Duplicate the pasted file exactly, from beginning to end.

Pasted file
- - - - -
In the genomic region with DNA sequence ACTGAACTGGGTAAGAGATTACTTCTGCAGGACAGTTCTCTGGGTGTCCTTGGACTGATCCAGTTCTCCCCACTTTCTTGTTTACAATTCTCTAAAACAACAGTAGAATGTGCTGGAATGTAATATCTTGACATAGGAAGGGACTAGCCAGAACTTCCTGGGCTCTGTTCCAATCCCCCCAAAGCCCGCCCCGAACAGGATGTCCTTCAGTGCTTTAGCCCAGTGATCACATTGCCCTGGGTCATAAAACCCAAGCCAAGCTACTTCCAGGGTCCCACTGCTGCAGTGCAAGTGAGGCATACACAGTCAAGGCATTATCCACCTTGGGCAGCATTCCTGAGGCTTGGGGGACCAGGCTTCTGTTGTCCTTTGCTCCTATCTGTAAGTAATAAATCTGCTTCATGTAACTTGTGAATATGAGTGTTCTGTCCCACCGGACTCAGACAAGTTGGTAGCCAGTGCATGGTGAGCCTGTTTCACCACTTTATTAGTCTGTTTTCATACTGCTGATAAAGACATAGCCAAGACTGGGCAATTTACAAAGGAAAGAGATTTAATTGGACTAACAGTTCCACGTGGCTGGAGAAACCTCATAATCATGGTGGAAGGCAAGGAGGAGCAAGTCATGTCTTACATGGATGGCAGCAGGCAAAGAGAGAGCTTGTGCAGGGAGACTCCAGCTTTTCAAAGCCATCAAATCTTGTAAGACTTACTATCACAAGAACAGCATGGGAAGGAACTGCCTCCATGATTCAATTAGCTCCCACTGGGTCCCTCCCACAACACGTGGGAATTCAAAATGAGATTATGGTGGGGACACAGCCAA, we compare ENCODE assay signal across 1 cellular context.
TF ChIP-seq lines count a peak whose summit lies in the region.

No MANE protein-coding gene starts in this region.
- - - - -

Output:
In the genomic region with DNA sequence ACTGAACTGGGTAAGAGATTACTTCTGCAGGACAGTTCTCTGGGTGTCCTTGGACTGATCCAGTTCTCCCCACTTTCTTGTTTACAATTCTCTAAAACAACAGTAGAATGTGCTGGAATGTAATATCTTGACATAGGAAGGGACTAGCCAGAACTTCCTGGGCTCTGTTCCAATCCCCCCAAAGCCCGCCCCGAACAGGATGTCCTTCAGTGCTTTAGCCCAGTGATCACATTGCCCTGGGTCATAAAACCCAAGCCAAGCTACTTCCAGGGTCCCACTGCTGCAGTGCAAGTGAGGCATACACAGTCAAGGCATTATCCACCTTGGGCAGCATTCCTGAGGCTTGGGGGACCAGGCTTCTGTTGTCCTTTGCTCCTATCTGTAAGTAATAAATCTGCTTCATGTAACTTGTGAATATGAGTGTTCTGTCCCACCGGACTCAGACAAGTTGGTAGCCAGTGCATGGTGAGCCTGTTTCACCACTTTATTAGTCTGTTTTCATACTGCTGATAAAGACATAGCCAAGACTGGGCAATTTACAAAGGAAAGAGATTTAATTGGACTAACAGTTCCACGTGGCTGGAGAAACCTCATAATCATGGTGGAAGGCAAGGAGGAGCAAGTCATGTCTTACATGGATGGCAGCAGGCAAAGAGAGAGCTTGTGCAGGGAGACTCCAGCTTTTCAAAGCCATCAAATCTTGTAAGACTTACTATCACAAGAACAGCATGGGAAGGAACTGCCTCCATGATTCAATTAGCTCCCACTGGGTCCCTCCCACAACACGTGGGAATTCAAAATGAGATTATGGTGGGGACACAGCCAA, we compare ENCODE assay signal across 1 cellular context.
TF ChIP-seq lines count a peak whose summit lies in the region.

No MANE protein-coding gene starts in this region.